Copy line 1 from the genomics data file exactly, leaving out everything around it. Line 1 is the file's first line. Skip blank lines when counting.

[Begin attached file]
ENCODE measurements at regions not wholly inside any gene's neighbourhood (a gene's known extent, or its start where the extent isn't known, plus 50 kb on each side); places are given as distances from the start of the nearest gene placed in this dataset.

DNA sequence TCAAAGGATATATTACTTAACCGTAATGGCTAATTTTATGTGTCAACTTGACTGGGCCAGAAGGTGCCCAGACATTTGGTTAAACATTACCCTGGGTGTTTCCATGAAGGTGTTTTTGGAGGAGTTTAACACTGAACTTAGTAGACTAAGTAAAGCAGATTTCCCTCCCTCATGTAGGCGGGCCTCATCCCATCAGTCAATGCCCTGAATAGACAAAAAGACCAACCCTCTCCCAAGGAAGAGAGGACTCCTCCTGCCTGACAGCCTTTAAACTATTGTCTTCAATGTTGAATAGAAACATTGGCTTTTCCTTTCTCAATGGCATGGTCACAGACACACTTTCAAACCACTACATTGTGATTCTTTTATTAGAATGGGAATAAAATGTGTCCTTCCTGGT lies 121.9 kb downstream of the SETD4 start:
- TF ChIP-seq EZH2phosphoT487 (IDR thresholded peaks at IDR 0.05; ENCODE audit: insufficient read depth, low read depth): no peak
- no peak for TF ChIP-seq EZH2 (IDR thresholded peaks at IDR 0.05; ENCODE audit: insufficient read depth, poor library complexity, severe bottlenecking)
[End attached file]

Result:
ENCODE measurements at regions not wholly inside any gene's neighbourhood (a gene's known extent, or its start where the extent isn't known, plus 50 kb on each side); places are given as distances from the start of the nearest gene placed in this dataset.